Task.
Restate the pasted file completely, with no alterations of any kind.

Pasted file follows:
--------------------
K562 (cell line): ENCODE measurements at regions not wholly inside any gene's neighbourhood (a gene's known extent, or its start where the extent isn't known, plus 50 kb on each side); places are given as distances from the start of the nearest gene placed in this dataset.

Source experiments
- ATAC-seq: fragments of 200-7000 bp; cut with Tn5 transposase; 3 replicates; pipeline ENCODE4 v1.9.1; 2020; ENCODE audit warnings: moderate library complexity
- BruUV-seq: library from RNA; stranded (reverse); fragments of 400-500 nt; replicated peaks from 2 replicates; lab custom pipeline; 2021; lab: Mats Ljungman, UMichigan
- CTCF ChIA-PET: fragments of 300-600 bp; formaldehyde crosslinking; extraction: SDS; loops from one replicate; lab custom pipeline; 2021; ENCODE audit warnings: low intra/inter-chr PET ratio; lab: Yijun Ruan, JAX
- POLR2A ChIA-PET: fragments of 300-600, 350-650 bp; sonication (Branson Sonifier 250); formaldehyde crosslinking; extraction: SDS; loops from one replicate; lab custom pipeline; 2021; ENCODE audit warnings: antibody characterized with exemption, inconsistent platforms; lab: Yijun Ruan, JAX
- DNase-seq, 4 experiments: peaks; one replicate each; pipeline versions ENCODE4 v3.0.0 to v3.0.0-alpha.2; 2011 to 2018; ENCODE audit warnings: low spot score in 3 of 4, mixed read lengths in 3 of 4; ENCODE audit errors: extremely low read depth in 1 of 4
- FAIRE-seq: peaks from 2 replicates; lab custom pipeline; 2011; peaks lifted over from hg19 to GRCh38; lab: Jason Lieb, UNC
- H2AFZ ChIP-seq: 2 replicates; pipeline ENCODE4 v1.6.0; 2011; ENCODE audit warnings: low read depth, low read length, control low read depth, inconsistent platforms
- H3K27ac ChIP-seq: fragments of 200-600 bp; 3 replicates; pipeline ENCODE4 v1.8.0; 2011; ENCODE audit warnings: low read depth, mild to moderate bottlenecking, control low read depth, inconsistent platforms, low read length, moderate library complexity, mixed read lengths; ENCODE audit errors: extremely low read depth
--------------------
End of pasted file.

K562 (cell line): ENCODE measurements at regions not wholly inside any gene's neighbourhood (a gene's known extent, or its start where the extent isn't known, plus 50 kb on each side); places are given as distances from the start of the nearest gene placed in this dataset.

Source experiments
- ATAC-seq: fragments of 200-7000 bp; cut with Tn5 transposase; 3 replicates; pipeline ENCODE4 v1.9.1; 2020; ENCODE audit warnings: moderate library complexity
- BruUV-seq: library from RNA; stranded (reverse); fragments of 400-500 nt; replicated peaks from 2 replicates; lab custom pipeline; 2021; lab: Mats Ljungman, UMichigan
- CTCF ChIA-PET: fragments of 300-600 bp; formaldehyde crosslinking; extraction: SDS; loops from one replicate; lab custom pipeline; 2021; ENCODE audit warnings: low intra/inter-chr PET ratio; lab: Yijun Ruan, JAX
- POLR2A ChIA-PET: fragments of 300-600, 350-650 bp; sonication (Branson Sonifier 250); formaldehyde crosslinking; extraction: SDS; loops from one replicate; lab custom pipeline; 2021; ENCODE audit warnings: antibody characterized with exemption, inconsistent platforms; lab: Yijun Ruan, JAX
- DNase-seq, 4 experiments: peaks; one replicate each; pipeline versions ENCODE4 v3.0.0 to v3.0.0-alpha.2; 2011 to 2018; ENCODE audit warnings: low spot score in 3 of 4, mixed read lengths in 3 of 4; ENCODE audit errors: extremely low read depth in 1 of 4
- FAIRE-seq: peaks from 2 replicates; lab custom pipeline; 2011; peaks lifted over from hg19 to GRCh38; lab: Jason Lieb, UNC
- H2AFZ ChIP-seq: 2 replicates; pipeline ENCODE4 v1.6.0; 2011; ENCODE audit warnings: low read depth, low read length, control low read depth, inconsistent platforms
- H3K27ac ChIP-seq: fragments of 200-600 bp; 3 replicates; pipeline ENCODE4 v1.8.0; 2011; ENCODE audit warnings: low read depth, mild to moderate bottlenecking, control low read depth, inconsistent platforms, low read length, moderate library complexity, mixed read lengths; ENCODE audit errors: extremely low read depth